Scottish Executive report on Partnership in Power – comments – Feb 2005

This briefing comments on the Scottish Executive Committee’s (SEC) report to the 2005 SLP conference on Partnership in Power (PiP), including proposed constitutional amendments.

KEY POINTS

  • The SEC report understates the concerns of many members, and others who have left the party in large numbers, over the PiP process.
  • The constitutional amendments seek to strengthen PiP – not replace it.
  • Amendment 1 gives all party organisations the right to put their view of a particular issue to conference – rather than accept or reject policy reports en-bloc.
  • Amendment 2 reclaims the ability of Scottish conference to properly debate reserved Westminster issues. Sending clear messages on key issues – not flip charts.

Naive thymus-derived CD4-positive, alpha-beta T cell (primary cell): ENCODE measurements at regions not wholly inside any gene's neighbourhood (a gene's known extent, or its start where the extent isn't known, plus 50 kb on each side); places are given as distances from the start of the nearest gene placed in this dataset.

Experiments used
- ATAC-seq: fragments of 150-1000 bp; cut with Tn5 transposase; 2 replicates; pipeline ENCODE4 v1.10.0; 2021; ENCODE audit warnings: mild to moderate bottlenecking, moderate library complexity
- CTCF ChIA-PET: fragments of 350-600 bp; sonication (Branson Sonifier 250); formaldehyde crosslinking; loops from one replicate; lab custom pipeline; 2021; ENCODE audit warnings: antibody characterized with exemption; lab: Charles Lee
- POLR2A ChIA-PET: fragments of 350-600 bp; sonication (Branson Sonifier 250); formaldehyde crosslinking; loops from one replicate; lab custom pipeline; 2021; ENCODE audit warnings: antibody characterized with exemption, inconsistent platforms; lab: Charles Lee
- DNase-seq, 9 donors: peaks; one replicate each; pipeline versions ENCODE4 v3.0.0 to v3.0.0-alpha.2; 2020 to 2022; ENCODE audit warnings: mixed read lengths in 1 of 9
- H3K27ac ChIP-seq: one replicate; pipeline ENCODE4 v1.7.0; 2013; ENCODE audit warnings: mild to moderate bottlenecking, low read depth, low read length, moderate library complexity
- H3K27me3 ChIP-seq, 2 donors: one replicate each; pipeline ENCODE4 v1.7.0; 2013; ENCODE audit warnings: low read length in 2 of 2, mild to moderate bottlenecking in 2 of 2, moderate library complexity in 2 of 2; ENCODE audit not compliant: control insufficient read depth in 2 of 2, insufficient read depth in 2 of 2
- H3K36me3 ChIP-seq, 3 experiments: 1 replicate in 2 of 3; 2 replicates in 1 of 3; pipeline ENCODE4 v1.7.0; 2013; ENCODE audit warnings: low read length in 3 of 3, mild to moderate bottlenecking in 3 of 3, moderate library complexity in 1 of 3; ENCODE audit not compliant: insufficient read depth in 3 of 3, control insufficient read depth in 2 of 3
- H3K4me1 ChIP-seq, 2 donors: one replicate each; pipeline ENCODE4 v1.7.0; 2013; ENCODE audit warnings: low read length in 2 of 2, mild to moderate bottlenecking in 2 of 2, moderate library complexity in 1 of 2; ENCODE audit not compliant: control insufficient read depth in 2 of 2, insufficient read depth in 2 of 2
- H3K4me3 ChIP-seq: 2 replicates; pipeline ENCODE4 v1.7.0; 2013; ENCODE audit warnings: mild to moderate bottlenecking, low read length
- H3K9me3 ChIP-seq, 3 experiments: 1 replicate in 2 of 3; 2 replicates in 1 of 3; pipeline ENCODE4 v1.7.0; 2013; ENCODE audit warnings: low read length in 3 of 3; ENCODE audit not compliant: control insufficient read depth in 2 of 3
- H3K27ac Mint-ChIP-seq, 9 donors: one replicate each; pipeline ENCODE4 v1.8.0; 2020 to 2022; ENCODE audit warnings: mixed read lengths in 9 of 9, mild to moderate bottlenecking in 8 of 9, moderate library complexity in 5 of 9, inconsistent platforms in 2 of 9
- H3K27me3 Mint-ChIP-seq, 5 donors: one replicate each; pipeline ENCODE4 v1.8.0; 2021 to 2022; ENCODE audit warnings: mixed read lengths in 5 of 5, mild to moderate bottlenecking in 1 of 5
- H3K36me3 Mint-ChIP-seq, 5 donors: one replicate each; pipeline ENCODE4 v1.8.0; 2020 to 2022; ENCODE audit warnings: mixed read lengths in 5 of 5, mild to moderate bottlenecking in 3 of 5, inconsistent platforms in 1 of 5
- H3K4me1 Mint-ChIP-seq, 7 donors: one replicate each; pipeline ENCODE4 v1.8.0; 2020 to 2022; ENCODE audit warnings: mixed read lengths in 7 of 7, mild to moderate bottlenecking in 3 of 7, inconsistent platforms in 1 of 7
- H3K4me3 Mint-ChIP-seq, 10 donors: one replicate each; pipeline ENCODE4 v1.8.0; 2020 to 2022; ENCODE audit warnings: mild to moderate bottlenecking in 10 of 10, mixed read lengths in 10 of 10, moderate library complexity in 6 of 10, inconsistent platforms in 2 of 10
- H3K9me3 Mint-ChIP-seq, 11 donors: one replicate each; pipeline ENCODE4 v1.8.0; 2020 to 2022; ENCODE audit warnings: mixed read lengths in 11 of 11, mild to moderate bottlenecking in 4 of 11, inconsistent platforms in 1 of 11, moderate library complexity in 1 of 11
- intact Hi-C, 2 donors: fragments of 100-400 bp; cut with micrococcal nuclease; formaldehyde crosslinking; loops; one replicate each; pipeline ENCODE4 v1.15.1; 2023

• The Party should have an effective say in future coalition agreements, through the Scottish Executive Committee, whose members are directly accountable to all sections of the Party.
  • Constitutional objections to the amendments unnecessarily confuse the issues. Conference is entitled to change its rules, subject only to approval by the NEC.

Introduction

Most of the report is a factual description of the PiP process, albeit painting a somewhat optimistic picture of the process. It is important to emphasise that the proposed constitutional amendments seek to strengthen PiP. They are driven by widespread concerns from all sections of the party that the credibility of PiP has been undermined. These concerns were highlighted by the process for developing the last Scottish Parliament manifesto, the Iraq ‘debate’ at conference in 2003 and the coalition agreement with the Liberals that introduced PR in local government, without any meaningful involvement of the party.